A Week of Sadness

This week has been particularly sad for me. I always find this time of year hard. I love my job. I used to work in senior management in schools, but I came out several years ago because I didn’t like where teaching and schools were going, with endless focus on targets and statistics. Schools should be about doing the best for the individual child, not treating them as statistics.

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For the past five years, I have been teaching part-time in a private tuition centre. I teach students from about 5-16 and I help them to prepare for GCSE and SATs. In May of every year, the students leave to sit their exams. This week a vast majority of my students left to sit their SATs or GCSEs. At the tuition centre where I work, the children call us by our first names. This is done to make the child feel that we are guiding them through their education rather than forcing them to learn. Surprisingly it works well. The majority make a year’s progress in six months but some, with the right positive guidance, just soar. The focus is on the individual child. We monitor strengths and weaknesses and we design a bespoke education programme to help them.

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When my students first come, they lack confidence. Many have been given the wrong advice about their GCSE exams and they have no idea how to formulate an essay or what they should focus on. Most have been told to follow a formula such as P.E.E – point, evidence, explanation. Or write an essay with five paragraphs and numerous quotes. I teach them that English is not about formulas. It is about showing that writers write for a reason. By the end of a few months, you can see their confidence grow. It is remarkable how confident they become. Teenagers can be tricky. However, if you find a way in to develop a good professional relationship, then it isn’t long before they respect you and understand that you are there to help them. Currently, I feel like a proud mother duck pushing her offspring into the world and enabling them to move onto the next stage of their education and their life.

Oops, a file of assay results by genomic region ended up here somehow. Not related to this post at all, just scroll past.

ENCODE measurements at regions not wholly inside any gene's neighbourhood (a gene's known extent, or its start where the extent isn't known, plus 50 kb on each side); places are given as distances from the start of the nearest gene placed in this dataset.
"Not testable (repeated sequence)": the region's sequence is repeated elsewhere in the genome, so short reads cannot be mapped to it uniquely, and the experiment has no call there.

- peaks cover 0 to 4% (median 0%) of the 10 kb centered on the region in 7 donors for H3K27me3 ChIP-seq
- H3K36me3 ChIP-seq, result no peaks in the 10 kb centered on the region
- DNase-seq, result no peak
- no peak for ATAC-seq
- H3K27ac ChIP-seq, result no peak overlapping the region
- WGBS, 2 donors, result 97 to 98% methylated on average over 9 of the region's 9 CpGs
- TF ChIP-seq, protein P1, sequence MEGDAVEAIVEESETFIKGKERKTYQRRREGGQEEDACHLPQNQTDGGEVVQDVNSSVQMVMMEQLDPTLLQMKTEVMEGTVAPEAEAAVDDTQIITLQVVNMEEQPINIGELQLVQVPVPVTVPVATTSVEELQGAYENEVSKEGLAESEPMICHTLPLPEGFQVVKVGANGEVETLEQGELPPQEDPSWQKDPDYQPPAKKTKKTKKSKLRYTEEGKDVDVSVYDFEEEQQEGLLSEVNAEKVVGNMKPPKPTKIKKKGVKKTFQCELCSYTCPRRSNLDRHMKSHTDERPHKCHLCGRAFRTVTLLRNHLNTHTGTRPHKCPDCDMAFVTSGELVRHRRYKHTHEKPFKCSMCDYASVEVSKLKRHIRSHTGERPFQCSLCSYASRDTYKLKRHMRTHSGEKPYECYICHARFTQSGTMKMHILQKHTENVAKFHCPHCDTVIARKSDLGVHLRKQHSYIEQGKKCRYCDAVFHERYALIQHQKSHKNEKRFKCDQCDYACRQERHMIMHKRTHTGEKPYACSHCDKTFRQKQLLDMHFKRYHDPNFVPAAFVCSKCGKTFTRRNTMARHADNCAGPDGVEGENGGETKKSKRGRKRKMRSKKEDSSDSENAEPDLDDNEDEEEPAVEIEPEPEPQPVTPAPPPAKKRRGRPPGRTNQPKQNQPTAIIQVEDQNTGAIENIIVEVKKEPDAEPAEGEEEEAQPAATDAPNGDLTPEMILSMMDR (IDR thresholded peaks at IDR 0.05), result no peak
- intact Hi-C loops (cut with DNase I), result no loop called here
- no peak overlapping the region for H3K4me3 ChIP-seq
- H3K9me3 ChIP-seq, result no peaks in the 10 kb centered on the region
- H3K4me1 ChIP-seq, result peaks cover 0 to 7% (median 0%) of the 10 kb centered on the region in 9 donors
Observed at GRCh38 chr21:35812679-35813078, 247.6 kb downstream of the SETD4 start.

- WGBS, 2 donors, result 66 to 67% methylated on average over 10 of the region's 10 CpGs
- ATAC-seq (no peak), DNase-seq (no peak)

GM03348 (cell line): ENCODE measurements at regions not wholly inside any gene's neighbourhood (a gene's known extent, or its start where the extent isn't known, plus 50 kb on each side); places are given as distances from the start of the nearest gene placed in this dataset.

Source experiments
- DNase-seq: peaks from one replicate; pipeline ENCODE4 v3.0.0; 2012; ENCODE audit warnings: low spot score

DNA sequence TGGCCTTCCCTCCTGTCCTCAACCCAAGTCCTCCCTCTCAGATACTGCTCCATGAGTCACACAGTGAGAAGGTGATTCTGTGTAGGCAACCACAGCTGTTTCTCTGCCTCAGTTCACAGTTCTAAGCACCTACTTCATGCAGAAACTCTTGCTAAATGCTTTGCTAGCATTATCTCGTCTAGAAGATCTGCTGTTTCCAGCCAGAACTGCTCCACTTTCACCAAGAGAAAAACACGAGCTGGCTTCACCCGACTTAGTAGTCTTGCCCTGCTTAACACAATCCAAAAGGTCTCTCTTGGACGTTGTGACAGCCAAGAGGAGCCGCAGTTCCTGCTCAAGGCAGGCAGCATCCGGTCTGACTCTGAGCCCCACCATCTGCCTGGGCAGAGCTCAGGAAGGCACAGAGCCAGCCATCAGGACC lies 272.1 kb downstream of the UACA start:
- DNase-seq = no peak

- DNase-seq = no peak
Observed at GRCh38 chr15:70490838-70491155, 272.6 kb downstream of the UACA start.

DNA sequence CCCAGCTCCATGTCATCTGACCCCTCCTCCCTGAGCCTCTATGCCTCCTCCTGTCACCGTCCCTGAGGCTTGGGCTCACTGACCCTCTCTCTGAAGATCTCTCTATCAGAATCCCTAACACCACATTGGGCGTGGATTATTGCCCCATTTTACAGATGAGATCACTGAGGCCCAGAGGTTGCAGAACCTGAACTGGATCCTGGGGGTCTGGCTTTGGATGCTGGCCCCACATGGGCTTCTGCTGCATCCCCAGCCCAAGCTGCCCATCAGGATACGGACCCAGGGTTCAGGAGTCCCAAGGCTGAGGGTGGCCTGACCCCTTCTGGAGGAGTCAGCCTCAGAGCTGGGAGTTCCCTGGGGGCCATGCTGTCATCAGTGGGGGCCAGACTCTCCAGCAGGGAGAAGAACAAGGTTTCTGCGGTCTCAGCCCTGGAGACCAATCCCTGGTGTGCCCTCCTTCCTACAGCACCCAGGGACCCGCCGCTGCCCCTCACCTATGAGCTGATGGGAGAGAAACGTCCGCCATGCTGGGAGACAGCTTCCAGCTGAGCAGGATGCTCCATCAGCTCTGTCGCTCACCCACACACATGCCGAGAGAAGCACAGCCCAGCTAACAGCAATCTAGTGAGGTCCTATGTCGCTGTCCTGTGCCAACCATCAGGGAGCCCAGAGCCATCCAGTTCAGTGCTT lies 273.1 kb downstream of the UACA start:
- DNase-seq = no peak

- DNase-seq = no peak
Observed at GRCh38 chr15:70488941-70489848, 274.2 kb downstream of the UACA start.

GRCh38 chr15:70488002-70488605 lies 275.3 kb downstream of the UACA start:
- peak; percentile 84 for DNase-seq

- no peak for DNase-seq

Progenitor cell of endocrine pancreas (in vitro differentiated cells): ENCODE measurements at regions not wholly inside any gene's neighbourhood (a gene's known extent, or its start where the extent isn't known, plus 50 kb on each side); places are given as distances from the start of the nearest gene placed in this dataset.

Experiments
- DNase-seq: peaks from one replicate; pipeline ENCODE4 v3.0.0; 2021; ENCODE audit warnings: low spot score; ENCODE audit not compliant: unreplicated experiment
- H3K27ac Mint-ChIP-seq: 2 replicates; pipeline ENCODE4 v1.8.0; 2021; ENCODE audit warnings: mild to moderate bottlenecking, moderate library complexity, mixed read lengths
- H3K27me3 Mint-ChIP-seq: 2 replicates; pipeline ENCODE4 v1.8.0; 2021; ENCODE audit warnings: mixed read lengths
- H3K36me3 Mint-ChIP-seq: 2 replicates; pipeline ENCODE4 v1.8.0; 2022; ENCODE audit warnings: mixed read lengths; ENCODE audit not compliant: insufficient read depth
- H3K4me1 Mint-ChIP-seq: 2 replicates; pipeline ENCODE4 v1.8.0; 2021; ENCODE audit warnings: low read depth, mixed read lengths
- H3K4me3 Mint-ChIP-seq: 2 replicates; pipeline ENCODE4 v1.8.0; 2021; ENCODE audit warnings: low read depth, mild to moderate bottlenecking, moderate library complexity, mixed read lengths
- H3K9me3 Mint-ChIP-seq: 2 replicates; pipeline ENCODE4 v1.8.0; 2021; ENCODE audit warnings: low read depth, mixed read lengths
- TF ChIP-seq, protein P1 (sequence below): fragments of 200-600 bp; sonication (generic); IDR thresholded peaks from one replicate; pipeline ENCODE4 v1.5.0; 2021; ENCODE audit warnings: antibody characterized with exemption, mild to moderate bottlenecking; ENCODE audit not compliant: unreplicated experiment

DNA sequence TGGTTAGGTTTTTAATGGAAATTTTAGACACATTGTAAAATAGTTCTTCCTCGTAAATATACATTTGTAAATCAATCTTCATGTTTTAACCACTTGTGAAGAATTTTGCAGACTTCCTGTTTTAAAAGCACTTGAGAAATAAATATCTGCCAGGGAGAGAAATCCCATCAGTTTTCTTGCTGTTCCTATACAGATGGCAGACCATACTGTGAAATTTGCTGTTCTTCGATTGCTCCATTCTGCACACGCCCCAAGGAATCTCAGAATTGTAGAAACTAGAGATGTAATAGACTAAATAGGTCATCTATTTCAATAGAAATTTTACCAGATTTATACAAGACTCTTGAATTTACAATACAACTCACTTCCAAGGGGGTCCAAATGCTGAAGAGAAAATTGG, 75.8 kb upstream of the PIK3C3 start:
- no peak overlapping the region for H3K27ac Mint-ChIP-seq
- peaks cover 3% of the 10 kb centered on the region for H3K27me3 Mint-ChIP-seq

I was genuinely sad this year as many of my students have been with me for several years and I will miss teaching them. I encourage them to return if they ever need help with writing University testimonials or applications for jobs. Most never do, because they now have the skills to take into the future.

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Of course, I was given no end of ‘teacher gifts’ and these never sit well with me. My reward comes from knowing that I have made a difference in someone’s life. I’ve given them confidence. They now have the right tools to use in the future. I enjoy receiving cards that have something written inside telling me what a difference I have made. I do tell my students not to buy me anything and this year I came up with a much better idea of having a book for them to write comments inside instead. If you are considering buying a teacher something, then it is so more worthwhile for your child just to write or make a card. These last forever and they mean so much. Chocolates and flowers soon go, but a comment in a card lasts forever. You don’t go into teaching to make money. You go into teaching to make a difference.

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So, to all my students out there who are about to sit their important exams, I tell them this. It has been an absolute joy to see you grow and flourish. I am very proud of your achievements. Remember that as much as exams are indicative of our academic ability, they do not define a person. Kindness is the most important measure of success as you become an adult. People will forget what you did but they will never forget how you made them feel. Remember the Worst-Case Scenario for your exams. The worst thing that can happen is that you fail an exam and you might need to retake it later. You will still have a home and you will still have your family. Exams are not the ‘be all and end all.’ Good luck in your future! I look forward to hearing of all your successes.

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